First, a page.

Batua settlement in Makassar City, Indonesia, is the first neighbourhood to be upgraded with sustainable water and sanitation infrastructure under the Revitalising Informal Settlements and their Environments (RISE) program—and Professor Tony Wong was there to celebrate the milestone.
The newly upgraded neighbourhood was officially opened at a ceremony on 19 October, which Tony attended as a representative of the overseas research team, led by the Monash Sustainable Development Institute and expertise from around the world.
Batua is part of a small informal community selected as a demonstration site to showcase RISE’s water sensitive approach to upgrading informal settlements. The approach integrates infrastructure such as wetlands, biofiltration gardens, stormwater harvesting and local sanitation systems based on ‘smart’ new septic tanks in buildings and landscapes.
The CRCWSC is the RISE program’s knowledge partner, contributing to the technical design, community engagement and co-design, detailed engineering design and construction of the infrastructure.
CRCWSC partners were also significant contributors to the project. E2DesignLab assisted significantly in the design of the nature-based solutions for wastewater and greywater treatment. South East Water was instrumental in developing the pressure sewer system and donated the three communal pressure tanks for the 22-dwelling community. Melbourne Water provided flood modelling expertise in assessing the fluvial and pluvial flood vulnerability of the site.
Tony told the attendees at the Batua construction completion ceremony: ‘Our approach centres on reducing community exposure to the faecal contamination pathways that arise from waste streams.
‘These contamination pathways are the primary cause of poor public health in these communities, leading to regular outbreaks of diarrhoea and other enteric diseases. When the environment is contaminated, exposure affects many parts of the daily lives of the people who live here’.
He said RISE is working to revitalise informal settlements by introducing key water sensitive initiatives, some of which are demonstrated in Batua:
- A local sewerage system will use nature-based solutions to treat sewage. The aim is to eliminate open defecation and unsustainable disposal of sewage and septage into the surrounding environment.
- Features such as designated flood pathways, flood gates and low level flood barriers will manage the intrusion of contaminated floodwater from external catchments.
- Improved local drainage will reduce the exposure of the community to faecal contamination, and limit habitats for disease vectors.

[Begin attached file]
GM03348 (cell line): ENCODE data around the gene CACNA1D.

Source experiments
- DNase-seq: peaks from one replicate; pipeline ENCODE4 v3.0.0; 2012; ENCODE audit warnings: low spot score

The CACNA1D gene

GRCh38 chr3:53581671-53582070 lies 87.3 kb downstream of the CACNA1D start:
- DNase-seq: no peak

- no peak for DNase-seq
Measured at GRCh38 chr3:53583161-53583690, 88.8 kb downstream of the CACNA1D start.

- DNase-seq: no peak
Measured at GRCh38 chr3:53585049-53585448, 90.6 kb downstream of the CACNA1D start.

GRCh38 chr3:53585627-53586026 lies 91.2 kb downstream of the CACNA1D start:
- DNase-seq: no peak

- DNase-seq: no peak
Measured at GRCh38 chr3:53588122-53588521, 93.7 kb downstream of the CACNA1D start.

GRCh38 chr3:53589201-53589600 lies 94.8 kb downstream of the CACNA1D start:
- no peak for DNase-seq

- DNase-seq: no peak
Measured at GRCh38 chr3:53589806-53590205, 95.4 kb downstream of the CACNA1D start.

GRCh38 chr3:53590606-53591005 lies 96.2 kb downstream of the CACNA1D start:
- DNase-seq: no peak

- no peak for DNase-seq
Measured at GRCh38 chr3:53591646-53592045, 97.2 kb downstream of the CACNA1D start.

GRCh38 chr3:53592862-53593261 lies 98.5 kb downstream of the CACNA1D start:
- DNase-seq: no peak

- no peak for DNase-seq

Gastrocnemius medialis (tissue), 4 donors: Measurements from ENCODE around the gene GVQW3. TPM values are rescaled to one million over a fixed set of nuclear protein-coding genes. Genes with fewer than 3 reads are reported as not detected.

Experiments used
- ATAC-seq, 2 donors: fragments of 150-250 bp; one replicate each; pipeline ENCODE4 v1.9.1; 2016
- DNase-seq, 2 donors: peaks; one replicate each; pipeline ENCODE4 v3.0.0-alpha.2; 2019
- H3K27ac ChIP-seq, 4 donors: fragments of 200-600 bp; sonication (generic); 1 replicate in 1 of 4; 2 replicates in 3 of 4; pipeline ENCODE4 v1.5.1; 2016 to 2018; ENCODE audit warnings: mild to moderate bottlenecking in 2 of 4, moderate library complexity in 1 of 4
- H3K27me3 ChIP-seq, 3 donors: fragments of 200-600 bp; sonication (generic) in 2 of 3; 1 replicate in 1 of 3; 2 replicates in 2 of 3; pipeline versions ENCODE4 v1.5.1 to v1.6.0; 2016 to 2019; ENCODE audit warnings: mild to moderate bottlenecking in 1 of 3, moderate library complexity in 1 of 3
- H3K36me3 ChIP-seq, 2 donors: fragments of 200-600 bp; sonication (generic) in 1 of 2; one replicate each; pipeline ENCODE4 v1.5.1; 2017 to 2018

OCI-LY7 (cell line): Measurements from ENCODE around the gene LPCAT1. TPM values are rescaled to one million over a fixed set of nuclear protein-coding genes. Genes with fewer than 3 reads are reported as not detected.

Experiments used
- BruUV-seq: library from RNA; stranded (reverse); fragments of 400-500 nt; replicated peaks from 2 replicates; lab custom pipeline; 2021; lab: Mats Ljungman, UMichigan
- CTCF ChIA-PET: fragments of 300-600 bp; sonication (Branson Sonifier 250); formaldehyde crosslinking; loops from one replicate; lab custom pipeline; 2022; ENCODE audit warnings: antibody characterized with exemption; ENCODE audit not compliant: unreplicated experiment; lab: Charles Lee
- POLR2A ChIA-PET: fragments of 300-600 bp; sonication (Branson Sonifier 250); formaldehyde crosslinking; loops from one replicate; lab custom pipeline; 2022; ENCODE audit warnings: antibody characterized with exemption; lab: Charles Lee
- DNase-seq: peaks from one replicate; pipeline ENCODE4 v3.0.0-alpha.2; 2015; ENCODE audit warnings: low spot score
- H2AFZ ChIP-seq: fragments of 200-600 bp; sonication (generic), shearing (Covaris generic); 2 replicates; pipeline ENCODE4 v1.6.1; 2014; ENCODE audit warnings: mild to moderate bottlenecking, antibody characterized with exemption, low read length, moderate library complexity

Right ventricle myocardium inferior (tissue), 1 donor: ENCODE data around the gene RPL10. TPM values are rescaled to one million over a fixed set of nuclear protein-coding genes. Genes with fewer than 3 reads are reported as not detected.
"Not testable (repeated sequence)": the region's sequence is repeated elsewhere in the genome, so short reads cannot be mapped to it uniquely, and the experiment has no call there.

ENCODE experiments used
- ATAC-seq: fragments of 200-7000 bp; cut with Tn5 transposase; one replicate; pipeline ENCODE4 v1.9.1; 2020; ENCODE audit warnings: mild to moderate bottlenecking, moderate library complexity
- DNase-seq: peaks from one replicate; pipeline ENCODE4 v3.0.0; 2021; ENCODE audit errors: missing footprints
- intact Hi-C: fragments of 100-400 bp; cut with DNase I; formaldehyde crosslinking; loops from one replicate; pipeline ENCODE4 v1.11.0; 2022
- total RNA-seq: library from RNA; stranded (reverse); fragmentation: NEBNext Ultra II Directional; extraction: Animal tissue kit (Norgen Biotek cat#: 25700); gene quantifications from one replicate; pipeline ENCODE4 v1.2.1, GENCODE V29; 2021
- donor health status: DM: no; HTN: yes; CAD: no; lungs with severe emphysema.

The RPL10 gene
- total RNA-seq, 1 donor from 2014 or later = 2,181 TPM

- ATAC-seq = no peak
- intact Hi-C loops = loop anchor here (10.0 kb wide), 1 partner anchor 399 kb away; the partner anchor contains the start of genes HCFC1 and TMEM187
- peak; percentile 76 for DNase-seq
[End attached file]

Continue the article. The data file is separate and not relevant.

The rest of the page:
- Alternative water sources will provide fit-for-purpose water for non-potable use.
- The reuse of treated water will create opportunities for local economies—for example, communities can use the water to grow crops or flowers that they can then sell.
Tony said, from this work, RISE aims to deliver transformative change in informal settlements—and demonstrating the elements of this approach here in Batua is the beginning the journey.
The next step for RISE in Indonesia is to revitalise six similar, but much larger, settlements in Makassar. Together, they will deliver:
- the proof-of-concept of the holistic water sensitive approach
- evidence of the cost effectiveness of that approach
- ultimately, empirical data on the beneficial health and wellbeing outcomes.
Tony concluded by saying: ‘A strong spirit of collaboration and goodwill has been critical to our success. This is the beginning of positive change for so many people, and Batua has been a significant enabler of that’.
The overseas and in-country teams in Makassar are congratulated for their achievements, including CRCWSC’s Kerrie Burge and Professor Peter Breen (E2DesignLab). Professor Diego Ramirez-Lovering from Monash Art Design and Architecture leads RISE's design and engagement work, and worked closely with the program's local team on infrastructure at Batua.
A global team of researchers from across more than 11 disciplines is collaborating on the multi-million-dollar RISE program, which is trialling the water sensitive cities approach in 24 settlements in Makassar, Indonesia and Suva, Fiji. The program aims to demonstrate that nature-based solutions—such as constructed wetlands and bio-filtration gardens—can deliver sustainable, cost-effective health and environmental improvements.
RISE commenced in August 2017 and will conclude in July 2022.